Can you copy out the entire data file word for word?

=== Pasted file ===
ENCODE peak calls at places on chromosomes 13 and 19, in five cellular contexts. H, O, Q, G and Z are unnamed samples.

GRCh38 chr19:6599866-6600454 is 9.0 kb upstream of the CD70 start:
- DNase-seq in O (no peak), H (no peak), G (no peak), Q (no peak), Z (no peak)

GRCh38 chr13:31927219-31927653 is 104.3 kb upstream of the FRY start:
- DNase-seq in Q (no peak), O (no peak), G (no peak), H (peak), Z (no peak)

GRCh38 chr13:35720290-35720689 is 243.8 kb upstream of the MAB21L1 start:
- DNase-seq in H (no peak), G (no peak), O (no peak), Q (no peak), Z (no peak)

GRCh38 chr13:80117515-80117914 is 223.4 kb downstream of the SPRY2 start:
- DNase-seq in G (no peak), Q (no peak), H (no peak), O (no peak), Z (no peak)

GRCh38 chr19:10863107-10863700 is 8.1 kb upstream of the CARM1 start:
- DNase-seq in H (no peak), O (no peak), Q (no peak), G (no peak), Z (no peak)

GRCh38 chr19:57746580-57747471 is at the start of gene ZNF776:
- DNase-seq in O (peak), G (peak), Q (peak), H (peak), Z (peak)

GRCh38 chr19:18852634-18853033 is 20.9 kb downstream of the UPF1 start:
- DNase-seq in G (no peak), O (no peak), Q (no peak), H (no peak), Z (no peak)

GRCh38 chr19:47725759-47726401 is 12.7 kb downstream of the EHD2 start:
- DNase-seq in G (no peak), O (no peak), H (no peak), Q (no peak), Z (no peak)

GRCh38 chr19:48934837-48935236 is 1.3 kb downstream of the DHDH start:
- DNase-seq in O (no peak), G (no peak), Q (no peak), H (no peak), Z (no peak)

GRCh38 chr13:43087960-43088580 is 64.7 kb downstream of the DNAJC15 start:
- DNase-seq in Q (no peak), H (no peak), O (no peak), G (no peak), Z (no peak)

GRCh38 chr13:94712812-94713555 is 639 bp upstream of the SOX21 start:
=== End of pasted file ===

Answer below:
ENCODE peak calls at places on chromosomes 13 and 19, in five cellular contexts. H, O, Q, G and Z are unnamed samples.

GRCh38 chr19:6599866-6600454 is 9.0 kb upstream of the CD70 start:
- DNase-seq in O (no peak), H (no peak), G (no peak), Q (no peak), Z (no peak)

GRCh38 chr13:31927219-31927653 is 104.3 kb upstream of the FRY start:
- DNase-seq in Q (no peak), O (no peak), G (no peak), H (peak), Z (no peak)

GRCh38 chr13:35720290-35720689 is 243.8 kb upstream of the MAB21L1 start:
- DNase-seq in H (no peak), G (no peak), O (no peak), Q (no peak), Z (no peak)

GRCh38 chr13:80117515-80117914 is 223.4 kb downstream of the SPRY2 start:
- DNase-seq in G (no peak), Q (no peak), H (no peak), O (no peak), Z (no peak)

GRCh38 chr19:10863107-10863700 is 8.1 kb upstream of the CARM1 start:
- DNase-seq in H (no peak), O (no peak), Q (no peak), G (no peak), Z (no peak)

GRCh38 chr19:57746580-57747471 is at the start of gene ZNF776:
- DNase-seq in O (peak), G (peak), Q (peak), H (peak), Z (peak)

GRCh38 chr19:18852634-18853033 is 20.9 kb downstream of the UPF1 start:
- DNase-seq in G (no peak), O (no peak), Q (no peak), H (no peak), Z (no peak)

GRCh38 chr19:47725759-47726401 is 12.7 kb downstream of the EHD2 start:
- DNase-seq in G (no peak), O (no peak), H (no peak), Q (no peak), Z (no peak)

GRCh38 chr19:48934837-48935236 is 1.3 kb downstream of the DHDH start:
- DNase-seq in O (no peak), G (no peak), Q (no peak), H (no peak), Z (no peak)

GRCh38 chr13:43087960-43088580 is 64.7 kb downstream of the DNAJC15 start:
- DNase-seq in Q (no peak), H (no peak), O (no peak), G (no peak), Z (no peak)

GRCh38 chr13:94712812-94713555 is 639 bp upstream of the SOX21 start: